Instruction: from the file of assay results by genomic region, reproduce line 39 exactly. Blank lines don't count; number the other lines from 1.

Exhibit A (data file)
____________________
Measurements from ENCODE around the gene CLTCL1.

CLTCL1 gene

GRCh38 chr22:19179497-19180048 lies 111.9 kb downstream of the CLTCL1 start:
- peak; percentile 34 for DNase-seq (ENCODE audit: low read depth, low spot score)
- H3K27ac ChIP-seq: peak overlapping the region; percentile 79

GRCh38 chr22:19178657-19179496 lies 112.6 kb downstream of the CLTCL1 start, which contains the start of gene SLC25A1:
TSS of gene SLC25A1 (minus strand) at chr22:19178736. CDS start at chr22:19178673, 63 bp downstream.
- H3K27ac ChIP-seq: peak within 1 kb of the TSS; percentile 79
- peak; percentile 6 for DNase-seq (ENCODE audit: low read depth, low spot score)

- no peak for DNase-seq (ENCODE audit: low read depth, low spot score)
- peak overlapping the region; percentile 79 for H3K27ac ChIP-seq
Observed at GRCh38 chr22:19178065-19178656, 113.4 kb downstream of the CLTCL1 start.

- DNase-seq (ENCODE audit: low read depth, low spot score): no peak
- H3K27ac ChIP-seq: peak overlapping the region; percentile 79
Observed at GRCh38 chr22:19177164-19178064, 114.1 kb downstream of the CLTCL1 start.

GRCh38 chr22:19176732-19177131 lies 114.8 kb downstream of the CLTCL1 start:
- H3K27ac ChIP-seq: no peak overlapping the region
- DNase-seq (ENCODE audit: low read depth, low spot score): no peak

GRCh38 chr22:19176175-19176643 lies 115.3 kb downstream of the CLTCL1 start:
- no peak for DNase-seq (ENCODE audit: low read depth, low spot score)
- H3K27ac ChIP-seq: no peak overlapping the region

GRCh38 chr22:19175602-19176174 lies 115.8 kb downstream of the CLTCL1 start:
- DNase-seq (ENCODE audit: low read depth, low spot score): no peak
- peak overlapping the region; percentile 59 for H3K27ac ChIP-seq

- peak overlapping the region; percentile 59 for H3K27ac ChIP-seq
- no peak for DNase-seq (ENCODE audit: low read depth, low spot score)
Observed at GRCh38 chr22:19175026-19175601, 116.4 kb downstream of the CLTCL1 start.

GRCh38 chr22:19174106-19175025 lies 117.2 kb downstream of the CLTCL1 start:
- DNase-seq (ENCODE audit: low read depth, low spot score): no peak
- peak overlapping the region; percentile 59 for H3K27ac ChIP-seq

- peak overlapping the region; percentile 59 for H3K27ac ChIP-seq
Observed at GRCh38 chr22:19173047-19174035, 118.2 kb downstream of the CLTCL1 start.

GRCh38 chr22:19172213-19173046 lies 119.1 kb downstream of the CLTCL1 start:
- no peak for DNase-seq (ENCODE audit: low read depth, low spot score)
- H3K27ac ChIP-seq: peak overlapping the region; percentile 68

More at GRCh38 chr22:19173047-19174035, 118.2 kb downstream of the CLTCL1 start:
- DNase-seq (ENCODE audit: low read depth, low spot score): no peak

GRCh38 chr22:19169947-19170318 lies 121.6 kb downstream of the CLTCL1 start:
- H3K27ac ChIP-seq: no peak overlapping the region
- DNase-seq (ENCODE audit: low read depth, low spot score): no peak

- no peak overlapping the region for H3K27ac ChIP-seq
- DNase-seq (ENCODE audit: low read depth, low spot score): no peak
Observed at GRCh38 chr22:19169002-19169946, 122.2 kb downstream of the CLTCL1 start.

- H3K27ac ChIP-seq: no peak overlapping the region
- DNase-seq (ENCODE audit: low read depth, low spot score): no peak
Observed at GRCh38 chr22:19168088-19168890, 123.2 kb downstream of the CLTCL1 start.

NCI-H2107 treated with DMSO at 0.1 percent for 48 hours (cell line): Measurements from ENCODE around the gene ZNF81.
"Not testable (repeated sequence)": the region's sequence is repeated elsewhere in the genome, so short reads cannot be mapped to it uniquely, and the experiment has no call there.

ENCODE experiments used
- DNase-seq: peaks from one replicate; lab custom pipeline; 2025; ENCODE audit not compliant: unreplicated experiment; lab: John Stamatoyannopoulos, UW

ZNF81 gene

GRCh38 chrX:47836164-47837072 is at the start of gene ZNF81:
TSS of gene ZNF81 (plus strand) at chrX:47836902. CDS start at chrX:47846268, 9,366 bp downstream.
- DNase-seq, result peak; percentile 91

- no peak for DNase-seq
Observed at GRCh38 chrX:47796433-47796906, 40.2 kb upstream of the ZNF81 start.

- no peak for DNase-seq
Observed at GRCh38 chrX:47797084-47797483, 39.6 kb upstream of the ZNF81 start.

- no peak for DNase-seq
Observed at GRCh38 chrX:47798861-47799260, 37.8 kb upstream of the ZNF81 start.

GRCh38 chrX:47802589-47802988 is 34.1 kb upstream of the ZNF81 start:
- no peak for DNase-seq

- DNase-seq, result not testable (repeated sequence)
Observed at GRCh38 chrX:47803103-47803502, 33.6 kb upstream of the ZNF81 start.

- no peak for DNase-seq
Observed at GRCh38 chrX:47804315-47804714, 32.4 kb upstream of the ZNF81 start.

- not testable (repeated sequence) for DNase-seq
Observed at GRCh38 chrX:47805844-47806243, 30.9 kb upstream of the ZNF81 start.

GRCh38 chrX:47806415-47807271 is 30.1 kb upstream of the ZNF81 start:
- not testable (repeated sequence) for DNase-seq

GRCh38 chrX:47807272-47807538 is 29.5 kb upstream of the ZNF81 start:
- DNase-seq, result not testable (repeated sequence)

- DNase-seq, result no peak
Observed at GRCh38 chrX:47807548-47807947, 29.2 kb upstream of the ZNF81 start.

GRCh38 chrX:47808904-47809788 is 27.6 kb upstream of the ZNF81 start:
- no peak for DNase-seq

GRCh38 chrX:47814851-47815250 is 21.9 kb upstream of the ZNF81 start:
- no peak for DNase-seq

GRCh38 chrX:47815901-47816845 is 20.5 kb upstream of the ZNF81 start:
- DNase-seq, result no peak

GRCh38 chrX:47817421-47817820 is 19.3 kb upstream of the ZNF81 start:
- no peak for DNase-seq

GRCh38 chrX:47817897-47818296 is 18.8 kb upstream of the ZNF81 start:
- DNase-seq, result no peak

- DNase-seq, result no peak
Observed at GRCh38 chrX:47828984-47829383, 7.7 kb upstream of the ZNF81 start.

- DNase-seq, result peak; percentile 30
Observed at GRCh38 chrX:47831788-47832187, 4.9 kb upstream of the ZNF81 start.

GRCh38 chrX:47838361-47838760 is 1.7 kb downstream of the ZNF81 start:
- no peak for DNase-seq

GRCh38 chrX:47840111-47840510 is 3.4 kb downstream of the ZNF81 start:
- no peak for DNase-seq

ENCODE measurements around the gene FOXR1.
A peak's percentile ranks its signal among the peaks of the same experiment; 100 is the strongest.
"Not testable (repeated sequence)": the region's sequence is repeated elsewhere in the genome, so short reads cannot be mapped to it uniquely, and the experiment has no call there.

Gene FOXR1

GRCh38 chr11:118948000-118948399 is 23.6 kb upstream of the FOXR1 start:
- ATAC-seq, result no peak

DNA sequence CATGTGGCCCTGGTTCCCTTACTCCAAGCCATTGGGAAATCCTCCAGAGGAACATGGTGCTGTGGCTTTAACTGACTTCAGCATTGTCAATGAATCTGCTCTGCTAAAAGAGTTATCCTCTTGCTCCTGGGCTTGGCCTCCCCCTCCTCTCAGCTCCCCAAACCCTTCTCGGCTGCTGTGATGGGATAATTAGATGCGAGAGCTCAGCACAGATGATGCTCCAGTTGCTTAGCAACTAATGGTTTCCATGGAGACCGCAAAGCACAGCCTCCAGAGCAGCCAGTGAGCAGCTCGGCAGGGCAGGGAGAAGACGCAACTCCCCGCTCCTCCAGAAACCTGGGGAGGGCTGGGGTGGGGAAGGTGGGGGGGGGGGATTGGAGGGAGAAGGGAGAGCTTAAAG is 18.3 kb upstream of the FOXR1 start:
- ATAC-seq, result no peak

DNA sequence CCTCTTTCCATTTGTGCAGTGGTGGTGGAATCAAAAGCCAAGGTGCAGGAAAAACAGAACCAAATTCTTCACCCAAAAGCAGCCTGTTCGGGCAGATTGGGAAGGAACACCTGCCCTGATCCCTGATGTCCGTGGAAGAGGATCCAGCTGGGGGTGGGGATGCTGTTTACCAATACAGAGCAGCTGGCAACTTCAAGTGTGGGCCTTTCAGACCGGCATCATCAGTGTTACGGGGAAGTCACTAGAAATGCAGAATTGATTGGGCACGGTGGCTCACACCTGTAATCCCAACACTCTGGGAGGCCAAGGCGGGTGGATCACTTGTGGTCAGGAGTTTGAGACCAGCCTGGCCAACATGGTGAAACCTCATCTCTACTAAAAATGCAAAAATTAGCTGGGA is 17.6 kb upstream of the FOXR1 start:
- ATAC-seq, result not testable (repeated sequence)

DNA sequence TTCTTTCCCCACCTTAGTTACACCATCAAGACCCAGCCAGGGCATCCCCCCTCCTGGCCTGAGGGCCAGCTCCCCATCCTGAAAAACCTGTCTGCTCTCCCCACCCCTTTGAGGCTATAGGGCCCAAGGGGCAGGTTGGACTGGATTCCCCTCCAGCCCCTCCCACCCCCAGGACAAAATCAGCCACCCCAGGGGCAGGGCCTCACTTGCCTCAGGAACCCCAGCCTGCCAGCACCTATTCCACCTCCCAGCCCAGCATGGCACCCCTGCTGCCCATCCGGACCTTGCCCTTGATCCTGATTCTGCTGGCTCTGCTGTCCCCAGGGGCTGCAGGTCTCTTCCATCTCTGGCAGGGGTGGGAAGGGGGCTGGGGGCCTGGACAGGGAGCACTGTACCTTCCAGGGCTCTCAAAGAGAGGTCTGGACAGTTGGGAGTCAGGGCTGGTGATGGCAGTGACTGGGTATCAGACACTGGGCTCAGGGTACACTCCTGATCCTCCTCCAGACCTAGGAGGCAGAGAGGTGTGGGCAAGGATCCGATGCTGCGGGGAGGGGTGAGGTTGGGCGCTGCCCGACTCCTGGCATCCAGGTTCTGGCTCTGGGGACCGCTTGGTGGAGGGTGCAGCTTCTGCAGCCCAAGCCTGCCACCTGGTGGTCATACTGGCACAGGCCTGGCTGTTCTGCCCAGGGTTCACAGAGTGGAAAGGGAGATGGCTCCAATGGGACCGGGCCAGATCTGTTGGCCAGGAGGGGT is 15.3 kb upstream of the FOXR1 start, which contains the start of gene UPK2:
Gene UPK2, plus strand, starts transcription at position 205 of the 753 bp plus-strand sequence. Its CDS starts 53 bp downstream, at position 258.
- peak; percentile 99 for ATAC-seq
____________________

- H3K27ac ChIP-seq: no peak overlapping the region